Make your relationship healthier by listening more


  1. For men—listen throughout first with full attention, answer only after
    Men need to be on guard against short-circuiting the discussion by offering a practical solution too early on—it’s typically more important to a wife that she feels her husband hears her complaint and empathizes with her feelings about the matter (though he need not agree with her). She may hear his offering advice as a way of dismissing her feelings as inconsequential. Husbands who are able to stay with their wives through the heat of anger, rather than dismissing their complaints as petty, help their wives feel heard and respected. Most especially, wives want to have their feelings acknowledged and respected as valid, even if their husbands disagree. More often than not, when a wife feels her view is heard and her feelings registered, she calms down.

  2. For women—be empathetic and understanding instead of rushing into fightbacks
    A major problem for men is that their wives are too intense in voicing complaints, wives need to make a purposeful effort to be careful not to attack their husbands—to complain about what they did, but not criticize them as a person or express contempt. Complaints are not attacks on character, but rather a clear statement that a particular action is distressing. An angry personal attack will almost certainly lead to a husband getting defensive or stonewalling, which will be all the more frustrating, and only escalate the fight. It helps, too, if a wife’s complaints are put in the larger context of reassuring her husband of her love for him.

  3. Work on the overall understanding of each other, not the specific problem
    One overall strategy for making a marriage work is not to concentrate on the specific issues—childrearing, sex, money, housework—that couples fight about, but rather to cultivate a couple’s shared emotional intelligence, thereby improving the chances of working things out. A handful of emotional competencies—mainly being able to calm down (and calm your partner), empathy, and listening well—can make it more likely a couple will settle their disagreements effectively. These make possible healthy disagreements, the “good fights” that allow a marriage to flourish and which overcome the negativities that, if left to grow, can destroy a marriage.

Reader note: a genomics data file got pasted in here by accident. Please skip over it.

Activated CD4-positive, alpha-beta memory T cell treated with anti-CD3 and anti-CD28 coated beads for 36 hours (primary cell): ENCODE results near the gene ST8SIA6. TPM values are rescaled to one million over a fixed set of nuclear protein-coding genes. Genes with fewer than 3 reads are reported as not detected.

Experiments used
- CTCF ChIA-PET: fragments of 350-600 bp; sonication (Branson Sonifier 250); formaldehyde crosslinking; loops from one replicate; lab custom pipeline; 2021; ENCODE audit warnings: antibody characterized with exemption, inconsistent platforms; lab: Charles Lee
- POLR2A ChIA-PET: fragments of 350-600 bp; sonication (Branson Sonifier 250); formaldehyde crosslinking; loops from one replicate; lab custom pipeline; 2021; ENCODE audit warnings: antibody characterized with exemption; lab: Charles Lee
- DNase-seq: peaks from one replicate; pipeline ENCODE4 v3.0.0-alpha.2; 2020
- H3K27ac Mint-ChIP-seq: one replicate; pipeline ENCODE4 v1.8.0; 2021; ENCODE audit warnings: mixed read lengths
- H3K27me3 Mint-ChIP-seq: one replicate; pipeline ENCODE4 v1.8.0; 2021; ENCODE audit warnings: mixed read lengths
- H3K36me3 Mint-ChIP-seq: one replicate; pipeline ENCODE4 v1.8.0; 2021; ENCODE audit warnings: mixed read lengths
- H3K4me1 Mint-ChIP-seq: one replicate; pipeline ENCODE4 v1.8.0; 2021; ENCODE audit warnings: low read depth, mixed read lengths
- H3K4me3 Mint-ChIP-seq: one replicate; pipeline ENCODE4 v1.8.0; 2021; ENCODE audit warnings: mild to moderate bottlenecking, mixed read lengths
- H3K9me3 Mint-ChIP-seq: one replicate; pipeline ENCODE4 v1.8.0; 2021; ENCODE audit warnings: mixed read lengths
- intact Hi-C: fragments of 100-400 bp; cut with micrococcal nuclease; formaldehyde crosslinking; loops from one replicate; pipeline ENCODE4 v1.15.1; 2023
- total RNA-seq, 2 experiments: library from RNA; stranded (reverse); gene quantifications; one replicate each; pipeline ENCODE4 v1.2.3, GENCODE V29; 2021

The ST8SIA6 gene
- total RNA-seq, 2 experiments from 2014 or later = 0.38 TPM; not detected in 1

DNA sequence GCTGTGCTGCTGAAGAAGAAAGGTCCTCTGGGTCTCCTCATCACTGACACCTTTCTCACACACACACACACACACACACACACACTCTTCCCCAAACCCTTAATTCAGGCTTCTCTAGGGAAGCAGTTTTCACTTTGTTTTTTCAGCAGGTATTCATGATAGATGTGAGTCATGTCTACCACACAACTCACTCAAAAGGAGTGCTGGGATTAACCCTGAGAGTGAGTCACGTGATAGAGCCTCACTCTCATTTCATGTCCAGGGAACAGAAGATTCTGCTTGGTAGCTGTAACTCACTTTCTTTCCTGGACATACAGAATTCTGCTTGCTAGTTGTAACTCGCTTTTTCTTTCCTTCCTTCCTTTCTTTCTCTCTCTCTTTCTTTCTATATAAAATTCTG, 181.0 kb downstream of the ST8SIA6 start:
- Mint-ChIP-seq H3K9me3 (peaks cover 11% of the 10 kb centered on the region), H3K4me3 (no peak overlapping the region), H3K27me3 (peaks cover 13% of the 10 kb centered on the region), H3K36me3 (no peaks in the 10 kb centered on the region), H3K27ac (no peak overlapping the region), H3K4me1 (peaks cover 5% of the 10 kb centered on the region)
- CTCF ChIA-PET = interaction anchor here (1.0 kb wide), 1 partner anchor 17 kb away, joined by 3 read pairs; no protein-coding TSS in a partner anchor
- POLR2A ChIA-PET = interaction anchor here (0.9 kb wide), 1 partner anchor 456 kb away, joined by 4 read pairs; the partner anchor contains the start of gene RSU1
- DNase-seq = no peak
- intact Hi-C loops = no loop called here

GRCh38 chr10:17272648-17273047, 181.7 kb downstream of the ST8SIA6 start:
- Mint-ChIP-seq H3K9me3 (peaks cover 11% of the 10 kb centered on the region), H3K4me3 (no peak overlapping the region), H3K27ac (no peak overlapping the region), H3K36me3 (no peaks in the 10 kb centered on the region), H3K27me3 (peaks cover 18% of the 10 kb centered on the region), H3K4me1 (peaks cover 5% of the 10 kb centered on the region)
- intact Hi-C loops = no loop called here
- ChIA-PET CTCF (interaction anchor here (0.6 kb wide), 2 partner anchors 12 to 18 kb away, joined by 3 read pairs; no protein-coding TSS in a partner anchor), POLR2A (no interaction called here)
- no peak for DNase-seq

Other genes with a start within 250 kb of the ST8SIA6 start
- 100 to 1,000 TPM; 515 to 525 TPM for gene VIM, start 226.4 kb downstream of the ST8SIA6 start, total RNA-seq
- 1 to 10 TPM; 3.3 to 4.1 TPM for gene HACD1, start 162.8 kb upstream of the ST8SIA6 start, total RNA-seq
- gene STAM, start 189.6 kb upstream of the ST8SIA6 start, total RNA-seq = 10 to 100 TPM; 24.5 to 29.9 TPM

4. Avoid negative thoughts
    Sentiments like “I’m not going to take this anymore” or “I don’t deserve this kind of treatment” are innocent-victim or righteous-indignation slogans. By catching these thoughts and challenging them—rather than simply being enraged or hurt by them —a husband or wife can begin to become free of their hold.

  5. Replace hurt with reminding yourself of the valuable things your partner do for you
    For example, a wife who feels in the heat of the moment that “he doesn’t care about my needs—he’s always so selfish” might challenge the thought by reminding herself of a number of things her husband has done that are, in fact, thoughtful. This allows her to reframe the thought as: “Well, he does show he cares about me sometimes, even though what he just did was thoughtless and upsetting to me.” The latter formulation opens the possibility of change and a positive resolution; the former only foments anger and hurt.


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